Infrastructure’s Multiplier Effect on Well-Being: Insights from the Sustainable Economic Development Assessment

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Infrastructure’s Multiplier Effect on Well-Being

Insights from the Sustainable Economic Development Assessment

By Saurabh BakliwalJoao HrotkóJailendra Kashyap, and Ruth Chiah

Infrastructure investments have a powerful multiplier effect. They enhance accessibility and facilitate trade, improve mobility, generate greater employment opportunities, and boost overall economic productivity. It is hardly surprising that BCG’s Sustainable Economic Development Assessment (SEDA), a diagnostic tool that tracks the relative well-being of countries around the world, has confirmed the broad impact of infrastructure. Recent SEDA findings reveal that, among nations with low well-being, Striking a Balance Between Well-Being and Growth.

But what distinguishes countries that make great strides in infrastructure from those that do not? Using SEDA as a guide, we set out to answer this question. We took a close look at two countries—India and Indonesia—that have made significant improvements in their infrastructure and, through that, the overall well-being of their citizens.

Examining the strategies and results in both countries, we find that the governments embraced four critical best practices: designing a clear and ambitious program, deploying a systematic and holistic approach (including a focus on strengthening institutions and improving planning), innovating to increase private-sector investment, and embracing rigor in execution and program management. Countries around the world would do well to study and learn from the success of both nations. Although the examples we outline below focus largely on efforts to improve roads in these countries, the best practices have applicability in all areas of infrastructure development including power, information and communications networks, and sanitation.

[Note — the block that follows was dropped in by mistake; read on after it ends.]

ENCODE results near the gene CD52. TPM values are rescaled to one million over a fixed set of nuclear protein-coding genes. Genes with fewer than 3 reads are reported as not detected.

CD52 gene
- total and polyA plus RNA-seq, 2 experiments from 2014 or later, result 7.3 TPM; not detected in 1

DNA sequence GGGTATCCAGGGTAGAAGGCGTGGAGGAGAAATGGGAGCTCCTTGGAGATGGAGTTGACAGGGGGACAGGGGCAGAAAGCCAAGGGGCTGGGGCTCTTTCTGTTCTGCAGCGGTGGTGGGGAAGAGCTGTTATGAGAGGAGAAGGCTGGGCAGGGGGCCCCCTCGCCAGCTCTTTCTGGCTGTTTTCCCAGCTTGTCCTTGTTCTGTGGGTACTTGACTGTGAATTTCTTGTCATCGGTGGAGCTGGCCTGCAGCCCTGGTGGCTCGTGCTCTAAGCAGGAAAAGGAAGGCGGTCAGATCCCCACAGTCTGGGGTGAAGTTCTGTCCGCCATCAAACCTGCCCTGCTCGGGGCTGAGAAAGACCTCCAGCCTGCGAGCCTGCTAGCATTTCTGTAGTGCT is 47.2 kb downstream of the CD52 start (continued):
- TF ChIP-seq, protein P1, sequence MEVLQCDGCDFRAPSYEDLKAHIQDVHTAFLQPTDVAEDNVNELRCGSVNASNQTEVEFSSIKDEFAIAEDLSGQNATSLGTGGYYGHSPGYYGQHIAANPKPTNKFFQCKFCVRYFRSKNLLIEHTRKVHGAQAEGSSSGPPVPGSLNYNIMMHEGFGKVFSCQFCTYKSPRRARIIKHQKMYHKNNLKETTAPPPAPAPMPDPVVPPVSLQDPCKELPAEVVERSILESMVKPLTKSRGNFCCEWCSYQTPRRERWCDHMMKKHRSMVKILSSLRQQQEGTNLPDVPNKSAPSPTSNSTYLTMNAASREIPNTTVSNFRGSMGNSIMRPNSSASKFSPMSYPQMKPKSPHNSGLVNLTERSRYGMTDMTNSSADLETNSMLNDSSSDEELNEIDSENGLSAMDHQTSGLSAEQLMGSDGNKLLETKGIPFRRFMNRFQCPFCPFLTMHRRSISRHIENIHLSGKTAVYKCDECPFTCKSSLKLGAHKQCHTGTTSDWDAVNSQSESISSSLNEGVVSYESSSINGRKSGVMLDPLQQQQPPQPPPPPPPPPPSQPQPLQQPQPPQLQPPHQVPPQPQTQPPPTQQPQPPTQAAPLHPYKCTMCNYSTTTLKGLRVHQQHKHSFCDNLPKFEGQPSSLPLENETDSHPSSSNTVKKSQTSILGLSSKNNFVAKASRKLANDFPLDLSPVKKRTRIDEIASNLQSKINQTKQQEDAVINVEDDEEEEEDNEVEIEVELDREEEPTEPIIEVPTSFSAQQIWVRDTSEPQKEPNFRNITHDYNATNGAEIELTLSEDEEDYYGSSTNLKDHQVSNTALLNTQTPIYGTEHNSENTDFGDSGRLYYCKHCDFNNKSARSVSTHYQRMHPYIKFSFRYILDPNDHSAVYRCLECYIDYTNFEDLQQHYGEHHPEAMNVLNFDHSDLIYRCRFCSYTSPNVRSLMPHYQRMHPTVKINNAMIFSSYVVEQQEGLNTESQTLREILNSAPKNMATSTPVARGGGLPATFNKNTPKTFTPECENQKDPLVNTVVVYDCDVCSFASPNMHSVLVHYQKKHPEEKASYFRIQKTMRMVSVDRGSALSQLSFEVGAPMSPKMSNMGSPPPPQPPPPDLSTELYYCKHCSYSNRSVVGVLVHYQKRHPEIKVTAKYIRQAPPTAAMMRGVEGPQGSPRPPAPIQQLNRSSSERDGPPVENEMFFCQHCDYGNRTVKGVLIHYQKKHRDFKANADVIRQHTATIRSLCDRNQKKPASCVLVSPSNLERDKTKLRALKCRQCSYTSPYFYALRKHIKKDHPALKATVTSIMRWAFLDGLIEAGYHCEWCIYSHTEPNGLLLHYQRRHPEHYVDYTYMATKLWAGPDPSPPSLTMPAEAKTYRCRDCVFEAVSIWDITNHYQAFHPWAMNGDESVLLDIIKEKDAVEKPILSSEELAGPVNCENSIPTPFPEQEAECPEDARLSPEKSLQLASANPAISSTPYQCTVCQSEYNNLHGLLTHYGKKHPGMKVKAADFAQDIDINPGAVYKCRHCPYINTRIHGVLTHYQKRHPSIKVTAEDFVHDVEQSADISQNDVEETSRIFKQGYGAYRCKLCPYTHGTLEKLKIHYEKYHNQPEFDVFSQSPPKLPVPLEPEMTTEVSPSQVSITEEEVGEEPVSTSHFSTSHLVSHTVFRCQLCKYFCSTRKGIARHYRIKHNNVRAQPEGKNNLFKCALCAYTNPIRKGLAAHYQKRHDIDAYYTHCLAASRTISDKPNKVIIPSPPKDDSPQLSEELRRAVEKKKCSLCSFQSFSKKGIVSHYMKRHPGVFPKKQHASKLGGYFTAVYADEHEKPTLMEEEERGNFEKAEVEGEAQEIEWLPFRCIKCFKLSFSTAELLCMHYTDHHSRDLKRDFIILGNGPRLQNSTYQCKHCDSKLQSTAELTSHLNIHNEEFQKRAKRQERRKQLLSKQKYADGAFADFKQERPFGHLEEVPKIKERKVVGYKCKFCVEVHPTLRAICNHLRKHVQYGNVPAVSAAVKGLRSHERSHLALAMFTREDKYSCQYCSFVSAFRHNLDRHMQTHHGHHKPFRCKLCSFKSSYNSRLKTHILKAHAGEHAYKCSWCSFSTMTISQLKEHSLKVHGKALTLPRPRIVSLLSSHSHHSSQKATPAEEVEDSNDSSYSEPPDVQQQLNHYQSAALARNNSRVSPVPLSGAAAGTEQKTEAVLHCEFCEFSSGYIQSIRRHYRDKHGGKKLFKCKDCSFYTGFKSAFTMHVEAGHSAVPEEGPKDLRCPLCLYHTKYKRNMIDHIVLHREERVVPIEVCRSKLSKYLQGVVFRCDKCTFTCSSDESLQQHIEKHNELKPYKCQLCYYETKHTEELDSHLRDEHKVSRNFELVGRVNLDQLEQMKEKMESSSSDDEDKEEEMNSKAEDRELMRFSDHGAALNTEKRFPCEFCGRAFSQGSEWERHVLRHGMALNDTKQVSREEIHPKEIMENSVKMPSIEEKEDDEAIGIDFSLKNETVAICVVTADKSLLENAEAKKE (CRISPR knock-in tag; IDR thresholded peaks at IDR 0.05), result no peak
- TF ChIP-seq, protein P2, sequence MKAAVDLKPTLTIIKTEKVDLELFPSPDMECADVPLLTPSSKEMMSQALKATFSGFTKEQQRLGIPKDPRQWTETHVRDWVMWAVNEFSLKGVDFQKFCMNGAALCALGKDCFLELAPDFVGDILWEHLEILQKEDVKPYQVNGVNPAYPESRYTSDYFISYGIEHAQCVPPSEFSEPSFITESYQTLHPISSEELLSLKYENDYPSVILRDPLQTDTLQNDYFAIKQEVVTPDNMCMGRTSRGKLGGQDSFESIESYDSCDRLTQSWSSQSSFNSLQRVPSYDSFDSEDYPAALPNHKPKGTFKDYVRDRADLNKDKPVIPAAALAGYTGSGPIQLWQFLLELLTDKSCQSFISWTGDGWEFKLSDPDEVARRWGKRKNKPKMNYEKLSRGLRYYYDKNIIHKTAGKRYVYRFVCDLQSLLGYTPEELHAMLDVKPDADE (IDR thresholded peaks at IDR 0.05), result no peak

The Far Reach of Infrastructure

SEDA provides a powerful lens to explore country performance in—and the impact of—infrastructure. This assessment combines objective, factual data on outcomes, such as in health and education, with quasi-objective data, such as governance assessments. It is a relative measure, assessing how countries perform compared with the rest of the world or with individual peers or groups of countries. (See “The SEDA Lens.”)

The SEDA Lens

The current SEDA database covers 143 countries, which account for 97% of the world’s population and 98% of the global economy. SEDA defines well-being on the basis of ten dimensions: income, economic stability, employment, health, education, infrastructure, equality, civil society, governance, and environment. Using indicators from publicly available sources, we can measure company performance in two ways: (1) We aggregate the scores for the ten dimensions to provide an overall SEDA score for each country on a scale of 0 to 100. (2) We compare a country’s SEDA score with the score that would be expected given the country’s gross national income (GNI) per capita through a measure we call the wealth-to-well-being coefficient. Countries that have a coefficient greater than 1.0 deliver higher levels of well-being than would be expected given their GNI levels, while those with a coefficient below 1.0 deliver lower levels of well-being than would be expected.